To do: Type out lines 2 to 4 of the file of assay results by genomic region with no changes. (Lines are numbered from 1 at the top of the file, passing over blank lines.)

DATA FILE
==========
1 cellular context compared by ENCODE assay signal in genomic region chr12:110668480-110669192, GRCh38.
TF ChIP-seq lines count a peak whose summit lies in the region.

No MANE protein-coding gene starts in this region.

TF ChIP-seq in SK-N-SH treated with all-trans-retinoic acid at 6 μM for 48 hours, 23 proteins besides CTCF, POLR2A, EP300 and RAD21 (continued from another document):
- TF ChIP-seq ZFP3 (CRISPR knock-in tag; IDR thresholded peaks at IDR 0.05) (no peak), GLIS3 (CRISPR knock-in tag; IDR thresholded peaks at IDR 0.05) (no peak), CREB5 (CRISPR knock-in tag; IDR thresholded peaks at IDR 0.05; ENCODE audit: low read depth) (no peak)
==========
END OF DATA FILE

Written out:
TF ChIP-seq lines count a peak whose summit lies in the region.

No MANE protein-coding gene starts in this region.

TF ChIP-seq in SK-N-SH treated with all-trans-retinoic acid at 6 μM for 48 hours, 23 proteins besides CTCF, POLR2A, EP300 and RAD21 (continued from another document):